Thanks for the clarification and comments. I should reiterate that
for our project, we do *not* need to actually implement materialized
views, but only suggest refactoring and/or new components required to
implement them. I think implementing it would too time consuming for
a group of three students in one term, but we can definitely post our
findings here. We may also have some interesting MySQL source
architecture visualizations to show.
To make things a bit simpler, we've decided not to consider the query
optimizer or scheduling updates. Instead, we'll focus on the storage
engine and adding the keyword.
My understanding of materialized views for the purposes of our
assignment is that it's a view that caches the data when queried. If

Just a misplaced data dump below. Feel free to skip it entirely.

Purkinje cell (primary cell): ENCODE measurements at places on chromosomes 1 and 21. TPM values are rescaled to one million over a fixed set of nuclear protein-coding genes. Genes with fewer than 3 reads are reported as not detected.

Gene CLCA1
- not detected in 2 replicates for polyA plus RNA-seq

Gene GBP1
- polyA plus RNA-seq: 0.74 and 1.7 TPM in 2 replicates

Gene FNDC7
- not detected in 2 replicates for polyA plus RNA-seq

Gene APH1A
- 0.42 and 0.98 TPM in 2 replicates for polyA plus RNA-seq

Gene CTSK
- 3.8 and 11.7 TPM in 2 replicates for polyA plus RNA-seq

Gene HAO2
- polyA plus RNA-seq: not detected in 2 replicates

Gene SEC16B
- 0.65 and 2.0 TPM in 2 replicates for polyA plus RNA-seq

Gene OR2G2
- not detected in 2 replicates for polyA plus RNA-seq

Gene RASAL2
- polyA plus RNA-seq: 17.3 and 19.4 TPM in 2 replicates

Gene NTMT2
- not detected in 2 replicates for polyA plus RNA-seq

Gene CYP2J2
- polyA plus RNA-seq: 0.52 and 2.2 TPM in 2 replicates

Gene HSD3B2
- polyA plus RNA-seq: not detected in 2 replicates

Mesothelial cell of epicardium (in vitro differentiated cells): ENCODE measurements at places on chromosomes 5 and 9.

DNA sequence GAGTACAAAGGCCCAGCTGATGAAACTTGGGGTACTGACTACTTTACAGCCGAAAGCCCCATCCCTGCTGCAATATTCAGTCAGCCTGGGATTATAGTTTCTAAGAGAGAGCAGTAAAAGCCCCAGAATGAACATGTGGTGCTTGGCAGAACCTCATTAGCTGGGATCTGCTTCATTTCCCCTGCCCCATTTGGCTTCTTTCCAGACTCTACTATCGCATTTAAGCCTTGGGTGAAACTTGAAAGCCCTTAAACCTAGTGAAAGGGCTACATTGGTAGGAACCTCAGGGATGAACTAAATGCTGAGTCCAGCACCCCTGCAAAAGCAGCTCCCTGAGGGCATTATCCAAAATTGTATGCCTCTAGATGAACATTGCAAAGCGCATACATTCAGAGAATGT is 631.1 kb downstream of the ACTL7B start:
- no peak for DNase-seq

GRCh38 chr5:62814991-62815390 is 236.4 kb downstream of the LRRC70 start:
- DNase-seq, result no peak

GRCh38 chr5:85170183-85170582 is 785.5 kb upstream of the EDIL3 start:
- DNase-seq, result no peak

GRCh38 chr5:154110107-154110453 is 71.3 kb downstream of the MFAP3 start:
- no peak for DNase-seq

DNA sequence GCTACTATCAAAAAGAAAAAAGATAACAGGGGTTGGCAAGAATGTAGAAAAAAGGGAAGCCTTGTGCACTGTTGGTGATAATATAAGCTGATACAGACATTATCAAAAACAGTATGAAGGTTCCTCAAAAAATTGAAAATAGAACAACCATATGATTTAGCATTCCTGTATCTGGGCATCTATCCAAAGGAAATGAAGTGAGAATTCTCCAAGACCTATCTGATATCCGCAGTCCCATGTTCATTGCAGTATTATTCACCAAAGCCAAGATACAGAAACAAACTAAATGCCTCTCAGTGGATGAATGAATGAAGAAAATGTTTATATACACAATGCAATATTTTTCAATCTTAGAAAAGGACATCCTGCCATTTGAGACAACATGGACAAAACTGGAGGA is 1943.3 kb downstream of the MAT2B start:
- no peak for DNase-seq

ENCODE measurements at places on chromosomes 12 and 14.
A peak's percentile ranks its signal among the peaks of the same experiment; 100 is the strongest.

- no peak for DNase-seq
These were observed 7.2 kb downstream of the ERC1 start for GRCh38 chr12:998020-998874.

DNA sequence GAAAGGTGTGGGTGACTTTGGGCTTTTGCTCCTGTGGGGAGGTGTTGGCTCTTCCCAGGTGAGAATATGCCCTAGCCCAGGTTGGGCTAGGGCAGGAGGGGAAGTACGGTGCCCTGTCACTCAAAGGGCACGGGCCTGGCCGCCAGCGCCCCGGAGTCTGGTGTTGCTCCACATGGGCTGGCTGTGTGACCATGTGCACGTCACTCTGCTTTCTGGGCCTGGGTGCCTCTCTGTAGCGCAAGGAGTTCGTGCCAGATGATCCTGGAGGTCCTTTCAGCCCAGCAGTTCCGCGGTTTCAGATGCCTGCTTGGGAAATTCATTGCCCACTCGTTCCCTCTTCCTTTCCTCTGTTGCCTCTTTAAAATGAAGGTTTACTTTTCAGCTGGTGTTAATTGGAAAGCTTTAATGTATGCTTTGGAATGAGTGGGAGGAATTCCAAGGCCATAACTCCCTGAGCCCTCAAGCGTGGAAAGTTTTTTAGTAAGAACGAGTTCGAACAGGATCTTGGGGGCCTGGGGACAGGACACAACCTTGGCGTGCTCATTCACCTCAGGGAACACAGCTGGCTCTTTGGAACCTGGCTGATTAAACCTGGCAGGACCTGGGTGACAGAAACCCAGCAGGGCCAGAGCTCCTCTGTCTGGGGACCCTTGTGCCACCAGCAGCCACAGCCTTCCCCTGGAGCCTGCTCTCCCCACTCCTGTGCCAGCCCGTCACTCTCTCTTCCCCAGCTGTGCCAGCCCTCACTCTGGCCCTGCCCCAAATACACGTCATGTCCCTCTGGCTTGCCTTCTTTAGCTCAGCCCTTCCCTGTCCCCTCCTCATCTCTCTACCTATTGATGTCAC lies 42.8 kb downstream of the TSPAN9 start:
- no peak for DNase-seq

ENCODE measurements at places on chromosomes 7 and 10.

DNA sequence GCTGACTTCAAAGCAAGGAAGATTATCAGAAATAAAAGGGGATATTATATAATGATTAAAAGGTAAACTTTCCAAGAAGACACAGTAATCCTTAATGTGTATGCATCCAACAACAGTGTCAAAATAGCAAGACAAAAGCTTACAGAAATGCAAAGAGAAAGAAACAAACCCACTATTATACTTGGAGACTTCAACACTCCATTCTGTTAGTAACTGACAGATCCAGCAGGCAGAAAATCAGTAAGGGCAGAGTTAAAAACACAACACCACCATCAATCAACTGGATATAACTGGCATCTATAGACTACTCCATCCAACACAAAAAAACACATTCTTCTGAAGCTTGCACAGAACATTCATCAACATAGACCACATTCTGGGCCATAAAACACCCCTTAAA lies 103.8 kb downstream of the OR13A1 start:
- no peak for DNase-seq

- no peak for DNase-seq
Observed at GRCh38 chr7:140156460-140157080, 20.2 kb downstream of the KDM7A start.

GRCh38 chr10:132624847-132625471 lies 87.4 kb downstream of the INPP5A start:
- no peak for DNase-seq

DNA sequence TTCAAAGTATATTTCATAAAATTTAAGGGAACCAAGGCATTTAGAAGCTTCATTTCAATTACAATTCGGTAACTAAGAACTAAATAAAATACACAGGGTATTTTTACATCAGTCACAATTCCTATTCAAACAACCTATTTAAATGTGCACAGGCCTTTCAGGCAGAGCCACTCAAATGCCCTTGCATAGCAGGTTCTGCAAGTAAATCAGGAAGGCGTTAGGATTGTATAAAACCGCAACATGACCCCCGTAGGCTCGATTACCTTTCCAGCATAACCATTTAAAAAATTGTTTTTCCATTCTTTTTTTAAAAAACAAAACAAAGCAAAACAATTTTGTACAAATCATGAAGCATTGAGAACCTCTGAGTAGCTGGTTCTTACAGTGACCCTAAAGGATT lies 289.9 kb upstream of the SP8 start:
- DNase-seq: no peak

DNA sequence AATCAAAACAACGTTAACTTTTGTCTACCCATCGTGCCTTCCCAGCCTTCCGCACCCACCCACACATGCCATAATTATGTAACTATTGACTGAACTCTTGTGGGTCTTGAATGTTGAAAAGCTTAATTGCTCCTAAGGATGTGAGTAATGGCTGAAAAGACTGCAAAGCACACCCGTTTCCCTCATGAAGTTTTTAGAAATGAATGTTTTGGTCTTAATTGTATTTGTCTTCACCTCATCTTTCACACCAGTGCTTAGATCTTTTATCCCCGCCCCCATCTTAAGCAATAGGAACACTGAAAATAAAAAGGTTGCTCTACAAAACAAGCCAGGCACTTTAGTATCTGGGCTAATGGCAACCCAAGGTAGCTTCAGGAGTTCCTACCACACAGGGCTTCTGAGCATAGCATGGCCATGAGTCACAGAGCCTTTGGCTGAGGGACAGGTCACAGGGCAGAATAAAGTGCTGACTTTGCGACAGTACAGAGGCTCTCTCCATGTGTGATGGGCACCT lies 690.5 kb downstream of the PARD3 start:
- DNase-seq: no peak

the data changes, the cache will have to be recomputed (or at least
On 10/19/05, SGreen@stripped <SGreen@stripped> wrote:
> Just like Jigal, I also had to lookup the term "materialized view". For the
> sake of others on the list trying to follow along: a materialized view is
> basically a self-updating snapshot of a table (or tables) usually containing
> some sort of intermediate statistical computations involving GROUP BY.
> For instance, if you have the raw log of visitors to your web site stored in
> your database and you frequently ran queries that created summarations by
> day, you could save yourself a lot of processing time by periodically
> precomputing a "daily table" from your raw logs showing various statistics
> broken down for each date. Well, a materialized view would be one way to
> implement that "daily table".